Abstract

Optically multiplexed imaging is the process by which multiple images are overlaid on a single image surface. Uniquely encoding the discrete images allows scene reconstruction from multiplexed images via post processing. We describe a class of optical systems that can achieve high density image multiplexing through a novel division of aperture technique. Fundamental design considerations and performance attributes for this sensor architecture are discussed. A number of spatial and temporal encoding methods are presented including point spread function engineering, amplitude modulation, and image shifting. Results from a prototype five-channel sensor are presented using three different encoding methods in sparse-scene star tracking demonstration. A six-channel optically multiplexed prototype sensor is used to reconstruct imagery from information rich dense scenes through dynamic image shifting.

© 2015 Optical Society of America

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References

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  1. M. D. Stenner, P. Shankar, and M. A. Neifeld, “Wide-Field Feature-Specific Imaging,” in Frontiers in Optics 2007, OSA Technical Digest (Optical Society of America, 2007), paper FMJ2.
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    [Crossref]
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    [Crossref]
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    [Crossref]
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    [Crossref]
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    [Crossref]
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    [Crossref] [PubMed]
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    [Crossref]
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2015 (2)

A. Daniels, “Infrared systems – technology & design,” SPIE Short Course SC835, 279 (2015).

Y. Rachlin, V. Shah, R. H. Shepard, and T. Shih, “Dynamic optically multiplexed imaging,” Proc. SPIE 9600, 96003 (2015).

2010 (2)

2009 (3)

2008 (2)

2006 (3)

J. Sasian, “Interpretation of pupil aberrations in imaging systems,” Proc. SPIE 6342, 634208 (2006).
[Crossref]

E. J. Candes and T. Tao, “Near-optimal signal recovery from random projections: universal encoding strategies?” IEEE Trans. Inf. Theory 52(12), 5406–5425 (2006).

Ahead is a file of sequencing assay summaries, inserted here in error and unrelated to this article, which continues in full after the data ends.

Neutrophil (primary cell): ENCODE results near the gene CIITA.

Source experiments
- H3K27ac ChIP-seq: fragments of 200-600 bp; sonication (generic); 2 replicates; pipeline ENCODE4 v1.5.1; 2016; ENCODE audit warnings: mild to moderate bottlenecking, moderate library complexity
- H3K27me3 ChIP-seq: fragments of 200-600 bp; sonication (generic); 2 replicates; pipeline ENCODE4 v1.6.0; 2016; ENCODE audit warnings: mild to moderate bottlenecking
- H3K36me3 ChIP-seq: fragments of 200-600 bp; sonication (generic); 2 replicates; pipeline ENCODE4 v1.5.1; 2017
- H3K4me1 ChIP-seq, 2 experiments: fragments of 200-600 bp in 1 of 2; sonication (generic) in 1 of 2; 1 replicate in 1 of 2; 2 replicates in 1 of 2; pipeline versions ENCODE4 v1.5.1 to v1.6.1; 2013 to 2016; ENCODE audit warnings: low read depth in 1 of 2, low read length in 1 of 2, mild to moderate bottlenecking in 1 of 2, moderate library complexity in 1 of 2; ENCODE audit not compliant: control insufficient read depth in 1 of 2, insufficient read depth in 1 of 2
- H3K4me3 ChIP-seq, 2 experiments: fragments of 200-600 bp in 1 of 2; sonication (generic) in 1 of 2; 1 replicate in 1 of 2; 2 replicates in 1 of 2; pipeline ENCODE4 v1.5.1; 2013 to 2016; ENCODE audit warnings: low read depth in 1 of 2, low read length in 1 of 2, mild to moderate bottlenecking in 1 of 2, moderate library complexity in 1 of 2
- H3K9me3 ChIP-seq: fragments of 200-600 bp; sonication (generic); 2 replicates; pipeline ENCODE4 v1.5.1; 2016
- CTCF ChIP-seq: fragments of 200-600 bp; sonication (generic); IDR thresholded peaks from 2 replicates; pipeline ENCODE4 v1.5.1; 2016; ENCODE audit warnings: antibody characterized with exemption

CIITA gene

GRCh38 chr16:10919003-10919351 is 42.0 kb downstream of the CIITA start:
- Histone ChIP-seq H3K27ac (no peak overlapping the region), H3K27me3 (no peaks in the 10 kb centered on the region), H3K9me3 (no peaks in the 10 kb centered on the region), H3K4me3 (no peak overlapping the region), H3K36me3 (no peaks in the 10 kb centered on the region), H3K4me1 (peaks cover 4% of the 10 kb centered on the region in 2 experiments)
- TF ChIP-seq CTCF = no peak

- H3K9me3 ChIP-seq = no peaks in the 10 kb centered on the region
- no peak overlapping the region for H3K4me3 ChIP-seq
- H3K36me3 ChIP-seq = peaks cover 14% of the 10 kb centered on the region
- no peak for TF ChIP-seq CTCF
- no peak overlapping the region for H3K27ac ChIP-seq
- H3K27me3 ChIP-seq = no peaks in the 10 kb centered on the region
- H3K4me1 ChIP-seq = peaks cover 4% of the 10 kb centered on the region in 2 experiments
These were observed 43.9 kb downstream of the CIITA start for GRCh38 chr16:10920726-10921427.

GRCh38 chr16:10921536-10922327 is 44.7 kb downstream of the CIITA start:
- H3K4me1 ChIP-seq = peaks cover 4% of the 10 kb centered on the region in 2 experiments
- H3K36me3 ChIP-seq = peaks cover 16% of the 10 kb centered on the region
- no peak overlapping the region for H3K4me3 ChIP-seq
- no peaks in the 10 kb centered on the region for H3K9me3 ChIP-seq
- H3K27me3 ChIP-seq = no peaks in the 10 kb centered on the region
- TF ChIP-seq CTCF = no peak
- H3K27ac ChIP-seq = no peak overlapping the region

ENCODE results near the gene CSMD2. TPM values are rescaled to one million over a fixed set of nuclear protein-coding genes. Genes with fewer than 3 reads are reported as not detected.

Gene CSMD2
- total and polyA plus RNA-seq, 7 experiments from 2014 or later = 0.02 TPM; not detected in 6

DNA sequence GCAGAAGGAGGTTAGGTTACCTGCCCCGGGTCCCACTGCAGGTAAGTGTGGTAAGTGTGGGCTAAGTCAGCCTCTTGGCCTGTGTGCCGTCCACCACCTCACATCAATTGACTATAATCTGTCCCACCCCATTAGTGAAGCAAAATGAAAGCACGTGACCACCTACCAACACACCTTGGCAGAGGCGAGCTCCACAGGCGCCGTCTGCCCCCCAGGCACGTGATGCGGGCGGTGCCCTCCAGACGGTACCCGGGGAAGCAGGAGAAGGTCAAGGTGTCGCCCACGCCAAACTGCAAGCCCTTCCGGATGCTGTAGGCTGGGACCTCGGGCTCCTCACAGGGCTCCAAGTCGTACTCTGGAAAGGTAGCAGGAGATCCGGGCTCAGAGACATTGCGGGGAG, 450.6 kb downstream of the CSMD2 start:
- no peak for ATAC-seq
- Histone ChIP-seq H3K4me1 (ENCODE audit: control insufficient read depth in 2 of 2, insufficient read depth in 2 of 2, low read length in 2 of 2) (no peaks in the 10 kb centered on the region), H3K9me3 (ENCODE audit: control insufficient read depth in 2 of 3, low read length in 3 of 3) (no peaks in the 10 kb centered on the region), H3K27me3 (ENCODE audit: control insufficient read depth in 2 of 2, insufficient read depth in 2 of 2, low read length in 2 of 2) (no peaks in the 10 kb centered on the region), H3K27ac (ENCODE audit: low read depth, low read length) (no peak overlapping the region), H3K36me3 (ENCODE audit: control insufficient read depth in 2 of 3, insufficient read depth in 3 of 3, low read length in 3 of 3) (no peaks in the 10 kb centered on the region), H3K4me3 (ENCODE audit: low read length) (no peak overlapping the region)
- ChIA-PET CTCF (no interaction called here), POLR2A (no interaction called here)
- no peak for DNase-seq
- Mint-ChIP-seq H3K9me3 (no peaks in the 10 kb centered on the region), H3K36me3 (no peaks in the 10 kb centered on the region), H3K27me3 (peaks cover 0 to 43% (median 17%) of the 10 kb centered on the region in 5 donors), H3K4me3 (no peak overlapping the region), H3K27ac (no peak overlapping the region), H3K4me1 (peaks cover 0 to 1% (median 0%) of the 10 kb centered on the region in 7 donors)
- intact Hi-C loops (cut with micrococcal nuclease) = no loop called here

[Crossref]

D. L. Donoho, “Compressed sensing,” IEEE Trans. Inf. Theory 52(4), 1289–1306 (2006).
[Crossref]

1993 (1)

S. G. Mallat and Z. Zhang, “Matching pursuits with time-frequency dictionaries,” Signal Processing, IEEE Transactions on 41(12), 3397–3415 (1993).
[Crossref]

1986 (1)

D. Shafer, “Aberration Theory and the Meaning of Life,” Proc. SPIE 554, 25 (1986).
[Crossref]

1982 (1)

C. C. Paige and M. A. Saunders, “LSQR: An algorithm for sparse linear equations and sparse least squares,” TOMS 8(1), 43–71 (1982).
[Crossref]

Ashok, A.

Bhagavatula, V. K.

Brady, D.

Brady, D. J.

Candes, E. J.

E. J. Candes and T. Tao, “Near-optimal signal recovery from random projections: universal encoding strategies?” IEEE Trans. Inf. Theory 52(12), 5406–5425 (2006).
[Crossref]

Chen, C. Y.

Daniels, A.

A. Daniels, “Infrared systems – technology & design,” SPIE Short Course SC835, 279 (2015).

Donoho, D. L.

D. L. Donoho, A. Maleki, and A. Montanari, “Message-passing algorithms for compressed sensing,” Proc. Natl. Acad. Sci. U.S.A. 106(45), 18914–18919 (2009).
[Crossref] [PubMed]

D. L. Donoho, “Compressed sensing,” IEEE Trans. Inf. Theory 52(4), 1289–1306 (2006).
[Crossref]

Eldeniz, C.

Goodman, N. A.

Gupta, R.

R. Gupta, P. Indyk, E. Price, and Y. Rachlin, “Compressive sensing with local geometric features,” Proc. of the 27th annual ACM symposium on computational geometry, 87–98, ACM (2011).
[Crossref]

Haberfelde, T.

Horisaki, R.

Indyk, P.

R. Gupta, P. Indyk, E. Price, and Y. Rachlin, “Compressive sensing with local geometric features,” Proc. of the 27th annual ACM symposium on computational geometry, 87–98, ACM (2011).
[Crossref]

John, R.

Kim, C.

Kim, J.

Mahalanobis, A.

Maleki, A.

D. L. Donoho, A. Maleki, and A. Montanari, “Message-passing algorithms for compressed sensing,” Proc. Natl. Acad. Sci. U.S.A. 106(45), 18914–18919 (2009).
[Crossref] [PubMed]

Mallat, S. G.

S. G. Mallat and Z. Zhang, “Matching pursuits with time-frequency dictionaries,” Signal Processing, IEEE Transactions on 41(12), 3397–3415 (1993).
[Crossref]

Marcia, R. F.

Montanari, A.

D. L. Donoho, A. Maleki, and A. Montanari, “Message-passing algorithms for compressed sensing,” Proc. Natl. Acad. Sci. U.S.A. 106(45), 18914–18919 (2009).
[Crossref] [PubMed]

Neifeld, M.

Neifeld, M. A.

Paige, C. C.

C. C. Paige and M. A. Saunders, “LSQR: An algorithm for sparse linear equations and sparse least squares,” TOMS 8(1), 43–71 (1982).
[Crossref]

Price, E.

R. Gupta, P. Indyk, E. Price, and Y. Rachlin, “Compressive sensing with local geometric features,” Proc. of the 27th annual ACM symposium on computational geometry, 87–98, ACM (2011).
[Crossref]

Rachlin, Y.

Y. Rachlin, V. Shah, R. H. Shepard, and T. Shih, “Dynamic optically multiplexed imaging,” Proc. SPIE 9600, 96003 (2015).

R. Gupta, P. Indyk, E. Price, and Y. Rachlin, “Compressive sensing with local geometric features,” Proc. of the 27th annual ACM symposium on computational geometry, 87–98, ACM (2011).
[Crossref]

Sasian, J.

J. Sasian, “Interpretation of pupil aberrations in imaging systems,” Proc. SPIE 6342, 634208 (2006).
[Crossref]

Saunders, M. A.

C. C. Paige and M. A. Saunders, “LSQR: An algorithm for sparse linear equations and sparse least squares,” TOMS 8(1), 43–71 (1982).
[Crossref]

Shafer, D.

D. Shafer, “Aberration Theory and the Meaning of Life,” Proc. SPIE 554, 25 (1986).
[Crossref]

Shah, V.

Y. Rachlin, V. Shah, R. H. Shepard, and T. Shih, “Dynamic optically multiplexed imaging,” Proc. SPIE 9600, 96003 (2015).